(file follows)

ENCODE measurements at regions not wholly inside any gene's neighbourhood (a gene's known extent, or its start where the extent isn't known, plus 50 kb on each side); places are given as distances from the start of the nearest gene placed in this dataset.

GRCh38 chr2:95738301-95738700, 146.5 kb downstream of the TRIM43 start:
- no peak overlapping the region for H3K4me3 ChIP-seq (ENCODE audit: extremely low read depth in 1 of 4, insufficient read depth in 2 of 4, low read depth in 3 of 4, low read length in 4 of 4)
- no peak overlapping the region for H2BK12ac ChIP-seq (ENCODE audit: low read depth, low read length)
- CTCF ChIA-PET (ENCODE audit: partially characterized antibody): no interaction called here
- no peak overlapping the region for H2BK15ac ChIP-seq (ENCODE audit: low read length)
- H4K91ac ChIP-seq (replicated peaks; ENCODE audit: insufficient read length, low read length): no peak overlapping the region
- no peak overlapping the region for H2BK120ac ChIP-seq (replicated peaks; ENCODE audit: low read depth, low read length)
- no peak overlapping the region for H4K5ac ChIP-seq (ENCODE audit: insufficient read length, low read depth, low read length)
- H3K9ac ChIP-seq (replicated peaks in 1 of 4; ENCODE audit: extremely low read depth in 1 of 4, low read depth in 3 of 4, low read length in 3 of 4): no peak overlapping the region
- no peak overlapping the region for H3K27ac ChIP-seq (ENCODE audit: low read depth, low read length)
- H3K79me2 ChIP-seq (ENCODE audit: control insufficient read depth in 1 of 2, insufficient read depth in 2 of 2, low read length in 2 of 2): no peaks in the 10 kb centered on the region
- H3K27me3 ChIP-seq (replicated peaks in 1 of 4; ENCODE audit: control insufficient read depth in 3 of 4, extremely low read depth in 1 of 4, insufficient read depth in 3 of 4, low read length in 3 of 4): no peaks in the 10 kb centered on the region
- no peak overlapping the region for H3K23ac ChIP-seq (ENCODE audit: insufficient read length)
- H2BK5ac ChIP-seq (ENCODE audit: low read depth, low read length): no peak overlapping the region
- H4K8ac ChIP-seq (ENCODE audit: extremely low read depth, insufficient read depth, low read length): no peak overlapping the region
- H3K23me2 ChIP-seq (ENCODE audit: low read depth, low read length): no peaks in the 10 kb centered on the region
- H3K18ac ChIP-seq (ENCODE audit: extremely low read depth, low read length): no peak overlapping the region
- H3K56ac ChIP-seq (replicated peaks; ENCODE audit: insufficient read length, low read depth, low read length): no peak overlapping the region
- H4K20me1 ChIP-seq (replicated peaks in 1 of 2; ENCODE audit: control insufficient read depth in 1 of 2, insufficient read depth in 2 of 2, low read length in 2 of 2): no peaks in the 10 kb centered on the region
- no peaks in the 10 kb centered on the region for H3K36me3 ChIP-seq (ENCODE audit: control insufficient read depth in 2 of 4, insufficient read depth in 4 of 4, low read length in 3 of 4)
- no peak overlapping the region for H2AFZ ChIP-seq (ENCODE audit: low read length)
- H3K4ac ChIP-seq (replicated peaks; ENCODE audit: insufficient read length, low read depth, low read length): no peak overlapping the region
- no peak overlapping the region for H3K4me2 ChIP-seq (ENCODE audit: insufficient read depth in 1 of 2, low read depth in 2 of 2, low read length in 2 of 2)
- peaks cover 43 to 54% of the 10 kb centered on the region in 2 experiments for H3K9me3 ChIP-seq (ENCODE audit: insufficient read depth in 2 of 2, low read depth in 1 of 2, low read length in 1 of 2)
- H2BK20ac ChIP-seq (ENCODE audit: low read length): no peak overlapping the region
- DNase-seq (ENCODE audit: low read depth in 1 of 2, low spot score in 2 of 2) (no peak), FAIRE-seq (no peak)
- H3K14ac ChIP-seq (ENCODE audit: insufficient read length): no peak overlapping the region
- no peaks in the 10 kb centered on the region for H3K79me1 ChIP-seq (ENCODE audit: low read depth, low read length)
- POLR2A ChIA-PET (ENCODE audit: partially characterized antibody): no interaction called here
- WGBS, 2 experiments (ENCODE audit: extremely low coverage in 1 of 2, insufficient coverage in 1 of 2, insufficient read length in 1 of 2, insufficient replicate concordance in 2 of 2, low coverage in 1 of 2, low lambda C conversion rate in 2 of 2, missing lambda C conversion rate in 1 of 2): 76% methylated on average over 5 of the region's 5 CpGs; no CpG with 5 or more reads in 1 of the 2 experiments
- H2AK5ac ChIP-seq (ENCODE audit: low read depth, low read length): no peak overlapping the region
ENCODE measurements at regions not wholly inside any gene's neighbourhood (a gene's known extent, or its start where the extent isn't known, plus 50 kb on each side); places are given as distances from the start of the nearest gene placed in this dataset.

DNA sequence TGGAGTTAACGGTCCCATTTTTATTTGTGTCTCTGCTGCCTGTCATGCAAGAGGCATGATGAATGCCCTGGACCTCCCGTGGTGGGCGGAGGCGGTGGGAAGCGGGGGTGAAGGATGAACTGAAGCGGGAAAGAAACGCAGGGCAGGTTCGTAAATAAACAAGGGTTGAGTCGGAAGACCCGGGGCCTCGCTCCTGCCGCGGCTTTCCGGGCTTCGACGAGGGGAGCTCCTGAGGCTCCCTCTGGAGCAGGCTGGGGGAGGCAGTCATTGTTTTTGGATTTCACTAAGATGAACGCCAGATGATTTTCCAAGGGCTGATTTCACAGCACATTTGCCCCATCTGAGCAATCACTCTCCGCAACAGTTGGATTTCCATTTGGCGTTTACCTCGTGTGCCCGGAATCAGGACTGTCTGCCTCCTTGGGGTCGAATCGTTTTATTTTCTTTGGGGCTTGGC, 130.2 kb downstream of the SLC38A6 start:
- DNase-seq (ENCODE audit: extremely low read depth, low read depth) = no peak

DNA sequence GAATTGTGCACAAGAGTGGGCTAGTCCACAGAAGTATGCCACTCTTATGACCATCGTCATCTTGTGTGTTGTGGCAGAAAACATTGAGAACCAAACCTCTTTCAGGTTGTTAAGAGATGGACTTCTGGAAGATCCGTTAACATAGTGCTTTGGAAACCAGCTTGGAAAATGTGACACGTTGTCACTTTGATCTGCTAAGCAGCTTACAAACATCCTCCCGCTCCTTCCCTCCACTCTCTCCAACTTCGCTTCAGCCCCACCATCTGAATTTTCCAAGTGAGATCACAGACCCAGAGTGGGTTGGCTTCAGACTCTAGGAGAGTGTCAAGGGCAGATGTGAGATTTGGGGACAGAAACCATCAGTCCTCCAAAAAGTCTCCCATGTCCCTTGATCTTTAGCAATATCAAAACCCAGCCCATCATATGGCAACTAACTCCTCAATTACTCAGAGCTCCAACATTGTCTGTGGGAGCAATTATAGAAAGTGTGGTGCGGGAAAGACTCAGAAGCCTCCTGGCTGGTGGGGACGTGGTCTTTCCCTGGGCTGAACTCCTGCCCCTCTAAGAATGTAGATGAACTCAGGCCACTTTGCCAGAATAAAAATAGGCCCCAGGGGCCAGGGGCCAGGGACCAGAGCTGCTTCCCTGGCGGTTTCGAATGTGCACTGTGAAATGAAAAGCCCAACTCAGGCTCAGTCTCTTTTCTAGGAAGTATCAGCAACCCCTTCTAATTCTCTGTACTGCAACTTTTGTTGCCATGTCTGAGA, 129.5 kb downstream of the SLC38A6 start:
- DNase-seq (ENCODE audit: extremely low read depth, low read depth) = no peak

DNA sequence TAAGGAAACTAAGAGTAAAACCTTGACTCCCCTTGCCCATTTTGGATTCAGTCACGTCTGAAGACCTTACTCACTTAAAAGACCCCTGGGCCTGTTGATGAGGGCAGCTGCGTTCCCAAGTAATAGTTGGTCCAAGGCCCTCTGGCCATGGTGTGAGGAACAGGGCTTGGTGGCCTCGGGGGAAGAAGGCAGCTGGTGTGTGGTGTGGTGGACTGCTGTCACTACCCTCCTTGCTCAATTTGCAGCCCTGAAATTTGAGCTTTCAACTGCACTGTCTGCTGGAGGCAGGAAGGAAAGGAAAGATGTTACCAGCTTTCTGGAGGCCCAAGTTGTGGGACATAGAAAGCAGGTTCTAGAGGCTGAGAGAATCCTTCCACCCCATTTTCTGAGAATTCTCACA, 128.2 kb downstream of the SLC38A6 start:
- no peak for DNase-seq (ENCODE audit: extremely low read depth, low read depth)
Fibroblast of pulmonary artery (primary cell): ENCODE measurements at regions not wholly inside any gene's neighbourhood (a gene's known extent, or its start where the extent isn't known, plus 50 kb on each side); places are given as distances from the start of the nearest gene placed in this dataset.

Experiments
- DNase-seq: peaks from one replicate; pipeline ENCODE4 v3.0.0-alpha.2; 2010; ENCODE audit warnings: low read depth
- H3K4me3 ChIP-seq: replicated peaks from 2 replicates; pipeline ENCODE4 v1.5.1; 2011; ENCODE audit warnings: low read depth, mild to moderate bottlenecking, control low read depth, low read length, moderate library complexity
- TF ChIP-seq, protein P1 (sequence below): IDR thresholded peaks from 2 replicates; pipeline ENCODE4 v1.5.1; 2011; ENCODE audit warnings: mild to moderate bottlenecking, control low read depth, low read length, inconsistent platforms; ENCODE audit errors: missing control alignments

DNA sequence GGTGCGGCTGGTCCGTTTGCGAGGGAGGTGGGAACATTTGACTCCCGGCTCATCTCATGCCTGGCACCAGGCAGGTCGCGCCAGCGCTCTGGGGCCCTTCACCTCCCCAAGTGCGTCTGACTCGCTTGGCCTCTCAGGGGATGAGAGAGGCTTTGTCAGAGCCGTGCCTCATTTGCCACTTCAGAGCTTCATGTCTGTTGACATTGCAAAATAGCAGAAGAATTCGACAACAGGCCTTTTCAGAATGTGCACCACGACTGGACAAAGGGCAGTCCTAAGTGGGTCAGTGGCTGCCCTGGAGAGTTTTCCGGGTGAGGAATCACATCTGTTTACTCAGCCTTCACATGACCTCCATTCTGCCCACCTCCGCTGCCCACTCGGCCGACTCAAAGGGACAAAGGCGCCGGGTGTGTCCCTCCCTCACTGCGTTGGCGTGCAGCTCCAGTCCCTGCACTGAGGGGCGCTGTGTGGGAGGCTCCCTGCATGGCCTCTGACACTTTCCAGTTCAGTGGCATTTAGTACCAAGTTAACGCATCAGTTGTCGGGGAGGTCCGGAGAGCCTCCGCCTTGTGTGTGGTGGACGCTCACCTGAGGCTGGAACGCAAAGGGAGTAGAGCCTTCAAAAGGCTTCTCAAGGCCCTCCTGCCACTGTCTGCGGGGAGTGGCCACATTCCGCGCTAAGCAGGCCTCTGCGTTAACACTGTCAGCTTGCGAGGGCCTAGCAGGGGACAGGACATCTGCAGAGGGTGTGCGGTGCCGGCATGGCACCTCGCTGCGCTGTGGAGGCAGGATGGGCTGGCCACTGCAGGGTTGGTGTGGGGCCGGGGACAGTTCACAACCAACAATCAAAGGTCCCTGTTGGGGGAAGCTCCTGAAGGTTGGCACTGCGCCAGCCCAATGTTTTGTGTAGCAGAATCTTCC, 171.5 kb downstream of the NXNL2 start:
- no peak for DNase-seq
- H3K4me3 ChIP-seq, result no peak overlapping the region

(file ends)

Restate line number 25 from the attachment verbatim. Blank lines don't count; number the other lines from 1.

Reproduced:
- peaks cover 43 to 54% of the 10 kb centered on the region in 2 experiments for H3K9me3 ChIP-seq (ENCODE audit: insufficient read depth in 2 of 2, low read depth in 1 of 2, low read length in 1 of 2)